Narration, Practical Application, Science
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Science Lessons from the Parents’ Review by Carroll Smith

After reading the two previous blogs by Beth Pinckney, “Preparing for a Year of Teaching Biology” and Jennifer Gagnon, “Ten Stages of Learning Science,” I thought it would be helpful to post a description from a Natural History lesson from the Parents’ Review dated August 1915 and written by K.M. Claxton.  Please notice that this is a Natural History lesson not a Nature Study lesson.  These are different subjects. While Natural History is probably more teacher directed, Nature Study is designed for students to develop their powers of observation and to gain early science knowledge.  In the first lesson I have commented on the instructional practises.  I hope they are meaningful and helpful. I believe these lessons were done during the summer conference for teachers and which, obviously were attended by children as well. The lesson description is in bold print and my comments are in italics.

The children first told me what insects they were taking this term, –i.e., Insect Sippers and Gnawers which change their bodies within their coats–and then, after naming the butterflies, moths, and beetles, as being some of these, they told me of the four stages of the Insect Sippers and Gnawers.  After asking one of the children to tell me the number of wings belonging to each of these insects, I told them that to-day’s lesson was to be about some of the Two-winged Insects, or “Flies,” several of which they were able to name.

Pay attention to how this teacher is reconnecting the children to previous learning.  Twentieth Century research (although apparently Mason had figured this out) taught us that new learning is connected to old learning (that chain that Mason refers to).

The teacher follows a progression of identification—insects, sippers and gnawers to specific examples within the group.  The children, because of previous narrating, can then describe the four stages of the life cycle of the Sippers and Gnawers.

Noticing carefully one sees the teacher moving from “the children” to asking one child.  This helps to keep the children on their toes (a form of relaxed-alertness that I hope to write about next week).  After bringing back to their minds the previous learning, she then tells them what they will learn in this lesson.  I suppose this is what happens when someone says, Look! There is a plane! When the teacher says “I told them that today’s lesson. . .” she directs their minds to what is to be learnt.

I now showed them two daddy-long-legs, which I had caught, in a jam jar, and made them notice the pair of little pin-headed stalks, or “balancers,” behind the wings.  When they had compared these with a drawing of a “daddy” which they had in their books, they read a paragraph from Life and Her Children, which told them that these “balancers” were really the second pair of wings, and had gradually diminished to their present state through disuse.  Then we read a few short paragraphs which introduced them to the distinguishing characteristics of the life of the house-fly, botfly, gadfly, bluefly, and gnat.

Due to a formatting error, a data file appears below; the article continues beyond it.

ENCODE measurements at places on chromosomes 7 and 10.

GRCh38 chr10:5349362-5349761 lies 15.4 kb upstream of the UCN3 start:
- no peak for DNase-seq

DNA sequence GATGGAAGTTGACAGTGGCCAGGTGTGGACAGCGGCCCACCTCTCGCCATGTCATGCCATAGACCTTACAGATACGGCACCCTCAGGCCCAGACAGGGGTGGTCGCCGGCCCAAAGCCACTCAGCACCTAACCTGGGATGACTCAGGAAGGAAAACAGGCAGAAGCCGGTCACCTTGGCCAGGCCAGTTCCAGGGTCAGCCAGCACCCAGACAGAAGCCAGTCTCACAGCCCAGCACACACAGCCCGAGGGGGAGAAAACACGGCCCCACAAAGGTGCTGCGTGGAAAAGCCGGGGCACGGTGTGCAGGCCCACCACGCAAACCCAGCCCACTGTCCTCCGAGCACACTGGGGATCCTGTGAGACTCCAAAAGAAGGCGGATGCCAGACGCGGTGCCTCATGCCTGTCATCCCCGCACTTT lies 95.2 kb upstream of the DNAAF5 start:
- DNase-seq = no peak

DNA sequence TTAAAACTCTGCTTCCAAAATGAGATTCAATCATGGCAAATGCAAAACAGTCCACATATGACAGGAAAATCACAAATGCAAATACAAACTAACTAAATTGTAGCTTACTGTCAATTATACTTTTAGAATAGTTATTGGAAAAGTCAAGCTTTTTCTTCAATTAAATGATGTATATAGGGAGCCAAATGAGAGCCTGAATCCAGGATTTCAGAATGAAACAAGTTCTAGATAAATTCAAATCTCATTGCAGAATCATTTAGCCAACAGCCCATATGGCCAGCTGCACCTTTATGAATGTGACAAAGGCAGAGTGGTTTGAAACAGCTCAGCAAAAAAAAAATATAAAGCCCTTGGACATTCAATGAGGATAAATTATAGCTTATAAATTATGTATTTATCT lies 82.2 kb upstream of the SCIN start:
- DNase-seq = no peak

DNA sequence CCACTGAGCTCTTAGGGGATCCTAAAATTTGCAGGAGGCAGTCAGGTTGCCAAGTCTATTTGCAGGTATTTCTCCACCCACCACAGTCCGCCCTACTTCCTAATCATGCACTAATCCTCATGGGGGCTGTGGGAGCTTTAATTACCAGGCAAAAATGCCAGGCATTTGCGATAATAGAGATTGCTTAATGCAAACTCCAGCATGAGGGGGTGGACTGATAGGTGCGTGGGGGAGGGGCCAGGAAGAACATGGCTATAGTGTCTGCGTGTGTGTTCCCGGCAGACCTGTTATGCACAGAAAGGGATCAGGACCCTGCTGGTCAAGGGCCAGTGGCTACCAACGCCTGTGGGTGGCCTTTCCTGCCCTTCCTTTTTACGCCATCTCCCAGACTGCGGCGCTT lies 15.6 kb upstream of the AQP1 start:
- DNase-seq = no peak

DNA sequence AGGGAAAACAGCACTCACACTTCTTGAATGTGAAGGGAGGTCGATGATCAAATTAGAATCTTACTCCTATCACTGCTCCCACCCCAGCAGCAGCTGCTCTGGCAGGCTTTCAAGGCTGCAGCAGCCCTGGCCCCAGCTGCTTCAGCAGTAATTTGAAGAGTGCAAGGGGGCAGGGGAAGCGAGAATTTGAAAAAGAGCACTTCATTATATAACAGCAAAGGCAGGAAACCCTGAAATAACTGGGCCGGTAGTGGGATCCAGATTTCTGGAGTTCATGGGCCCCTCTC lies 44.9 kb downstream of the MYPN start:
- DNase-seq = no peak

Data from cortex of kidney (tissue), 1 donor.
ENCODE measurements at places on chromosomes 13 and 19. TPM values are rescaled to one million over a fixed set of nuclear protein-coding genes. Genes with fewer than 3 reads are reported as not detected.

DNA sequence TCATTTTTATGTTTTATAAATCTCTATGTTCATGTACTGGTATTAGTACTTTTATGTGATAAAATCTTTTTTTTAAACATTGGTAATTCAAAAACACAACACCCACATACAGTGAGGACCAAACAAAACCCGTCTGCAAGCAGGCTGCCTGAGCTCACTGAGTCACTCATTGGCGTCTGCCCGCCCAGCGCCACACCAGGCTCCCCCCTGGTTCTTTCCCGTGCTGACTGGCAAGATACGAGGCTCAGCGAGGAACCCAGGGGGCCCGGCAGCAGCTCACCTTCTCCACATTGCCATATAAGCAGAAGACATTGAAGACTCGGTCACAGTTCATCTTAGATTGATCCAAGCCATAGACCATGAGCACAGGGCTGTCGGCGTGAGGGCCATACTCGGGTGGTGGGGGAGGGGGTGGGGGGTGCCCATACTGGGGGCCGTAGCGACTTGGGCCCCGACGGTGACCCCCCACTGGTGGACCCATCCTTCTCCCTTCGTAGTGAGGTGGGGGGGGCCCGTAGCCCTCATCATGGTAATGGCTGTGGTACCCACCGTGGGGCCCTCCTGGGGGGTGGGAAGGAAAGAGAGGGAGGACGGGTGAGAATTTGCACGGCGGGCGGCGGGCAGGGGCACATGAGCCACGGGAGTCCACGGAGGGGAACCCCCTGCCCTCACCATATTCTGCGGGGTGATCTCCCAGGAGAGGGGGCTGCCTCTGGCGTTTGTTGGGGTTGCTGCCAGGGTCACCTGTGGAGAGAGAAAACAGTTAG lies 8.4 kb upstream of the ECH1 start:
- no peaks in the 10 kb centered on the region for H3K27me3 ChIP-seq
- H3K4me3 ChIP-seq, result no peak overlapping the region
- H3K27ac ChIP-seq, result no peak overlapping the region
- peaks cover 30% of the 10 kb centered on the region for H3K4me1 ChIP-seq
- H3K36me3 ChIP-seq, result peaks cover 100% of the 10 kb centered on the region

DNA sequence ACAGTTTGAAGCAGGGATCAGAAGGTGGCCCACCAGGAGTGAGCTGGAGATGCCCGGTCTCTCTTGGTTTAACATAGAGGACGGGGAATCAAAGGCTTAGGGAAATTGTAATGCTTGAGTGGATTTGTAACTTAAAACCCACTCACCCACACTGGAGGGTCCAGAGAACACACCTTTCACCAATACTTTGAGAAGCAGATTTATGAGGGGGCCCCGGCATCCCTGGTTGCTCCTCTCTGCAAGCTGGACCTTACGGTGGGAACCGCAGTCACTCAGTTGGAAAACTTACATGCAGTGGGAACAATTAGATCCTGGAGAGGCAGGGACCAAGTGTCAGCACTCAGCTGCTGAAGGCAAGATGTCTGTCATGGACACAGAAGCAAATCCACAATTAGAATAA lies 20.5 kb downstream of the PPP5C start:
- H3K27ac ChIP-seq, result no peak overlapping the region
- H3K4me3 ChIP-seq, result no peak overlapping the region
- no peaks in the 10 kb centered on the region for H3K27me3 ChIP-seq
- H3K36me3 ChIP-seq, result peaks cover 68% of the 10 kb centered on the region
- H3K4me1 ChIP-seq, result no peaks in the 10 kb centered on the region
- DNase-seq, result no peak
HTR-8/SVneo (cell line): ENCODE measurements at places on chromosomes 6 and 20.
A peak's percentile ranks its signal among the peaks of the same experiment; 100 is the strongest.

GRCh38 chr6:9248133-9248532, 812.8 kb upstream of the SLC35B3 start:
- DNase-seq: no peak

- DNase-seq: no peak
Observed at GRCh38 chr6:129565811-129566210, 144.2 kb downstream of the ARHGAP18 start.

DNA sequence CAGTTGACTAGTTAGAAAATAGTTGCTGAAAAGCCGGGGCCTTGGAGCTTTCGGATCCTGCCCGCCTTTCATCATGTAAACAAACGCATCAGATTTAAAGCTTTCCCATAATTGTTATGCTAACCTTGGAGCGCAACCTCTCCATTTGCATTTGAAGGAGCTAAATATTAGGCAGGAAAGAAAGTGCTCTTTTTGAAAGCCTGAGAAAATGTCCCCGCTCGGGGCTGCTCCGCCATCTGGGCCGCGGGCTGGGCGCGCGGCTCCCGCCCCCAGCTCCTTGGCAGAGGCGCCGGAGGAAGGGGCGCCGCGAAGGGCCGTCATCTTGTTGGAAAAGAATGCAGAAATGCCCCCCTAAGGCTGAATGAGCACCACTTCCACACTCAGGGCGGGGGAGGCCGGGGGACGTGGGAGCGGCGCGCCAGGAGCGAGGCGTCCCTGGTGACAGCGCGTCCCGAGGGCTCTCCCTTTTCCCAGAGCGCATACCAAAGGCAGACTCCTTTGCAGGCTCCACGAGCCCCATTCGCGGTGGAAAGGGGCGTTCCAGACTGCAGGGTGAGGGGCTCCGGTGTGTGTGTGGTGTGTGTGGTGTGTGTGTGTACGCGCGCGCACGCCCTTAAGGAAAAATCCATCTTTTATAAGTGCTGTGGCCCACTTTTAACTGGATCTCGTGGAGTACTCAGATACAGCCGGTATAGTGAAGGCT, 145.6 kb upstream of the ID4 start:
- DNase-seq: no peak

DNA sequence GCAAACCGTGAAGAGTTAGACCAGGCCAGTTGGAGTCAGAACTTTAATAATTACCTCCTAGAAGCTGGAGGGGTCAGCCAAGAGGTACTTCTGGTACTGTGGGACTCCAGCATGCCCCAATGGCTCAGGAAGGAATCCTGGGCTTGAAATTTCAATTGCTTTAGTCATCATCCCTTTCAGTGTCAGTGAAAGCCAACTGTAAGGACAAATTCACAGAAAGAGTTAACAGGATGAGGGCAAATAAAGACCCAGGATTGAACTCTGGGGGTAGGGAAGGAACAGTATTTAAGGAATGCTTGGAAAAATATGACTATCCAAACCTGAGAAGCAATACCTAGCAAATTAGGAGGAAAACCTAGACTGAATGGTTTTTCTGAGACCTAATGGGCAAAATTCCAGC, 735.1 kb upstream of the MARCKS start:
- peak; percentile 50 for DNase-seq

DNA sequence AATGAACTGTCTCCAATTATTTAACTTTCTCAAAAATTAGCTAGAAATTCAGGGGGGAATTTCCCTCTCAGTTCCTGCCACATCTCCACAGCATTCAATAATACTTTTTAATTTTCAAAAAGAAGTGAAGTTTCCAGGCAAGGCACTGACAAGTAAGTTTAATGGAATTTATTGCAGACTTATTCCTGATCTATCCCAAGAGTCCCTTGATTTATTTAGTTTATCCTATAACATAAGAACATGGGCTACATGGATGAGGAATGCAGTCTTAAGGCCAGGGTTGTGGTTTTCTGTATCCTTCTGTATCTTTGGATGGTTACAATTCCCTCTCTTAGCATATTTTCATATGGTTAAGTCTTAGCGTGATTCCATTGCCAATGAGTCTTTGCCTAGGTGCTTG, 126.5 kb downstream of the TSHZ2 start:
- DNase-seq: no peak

(I am making an addition here because Jeannette Tulis brought to my attention that what we think of as daddy-long-legs might not be the same as what this teacher is referring to.  Here is a helpful website: http://www.the-piedpiper.co.uk/th6g.htm .)

I suppose my favourite thing about this lesson is the simplicity of the science and the tools.  The use of a jam jar is an example, but also, the ease of catching a daddy-long-legs for demonstration purposes.  There doesn’t seem to be a worry about having the latest gadgets as though children cannot learn without the latest technology.  To help with the learning process the children compare and contrast, further building those brain connectors. They can do this with previous knowledge and remember, children should not be asked to do something they cannot be successful at doing. The children through the teacher’s facilitation then read a literary, living book, which gives further explanation and details.  On this they add the distinguishing characteristics of the common house-fly. Again, the children are adding new learning to old learning.

After a short narration these two-winged flies we went on to the life-history of the gnat, which is the most wonderful of them all.

Voilà !  the narration.   The children–some probably have only been listening–in my opinion, must all narrate so that all of them complete “the act of knowing.”  Notice as well that there is more than one narration in this lesson.  This is crucial because lessons must be short enough, clear enough that the students can narrate the information without becoming confused or overwhelmed.  Sometimes I have seen children required to narrate long, detailed passages and the learning process breaks down so that details and sequence are lost which then creates general confusion.  This is NOT good.  It demoralises the child and confirms their belief that they cannot narrate.  If a lesson is too long, the teacher must have the wisdom 1) to pause at an appropriate point in the lesson, and 2) to know his or her students well enough to keep lessons manageable for the children.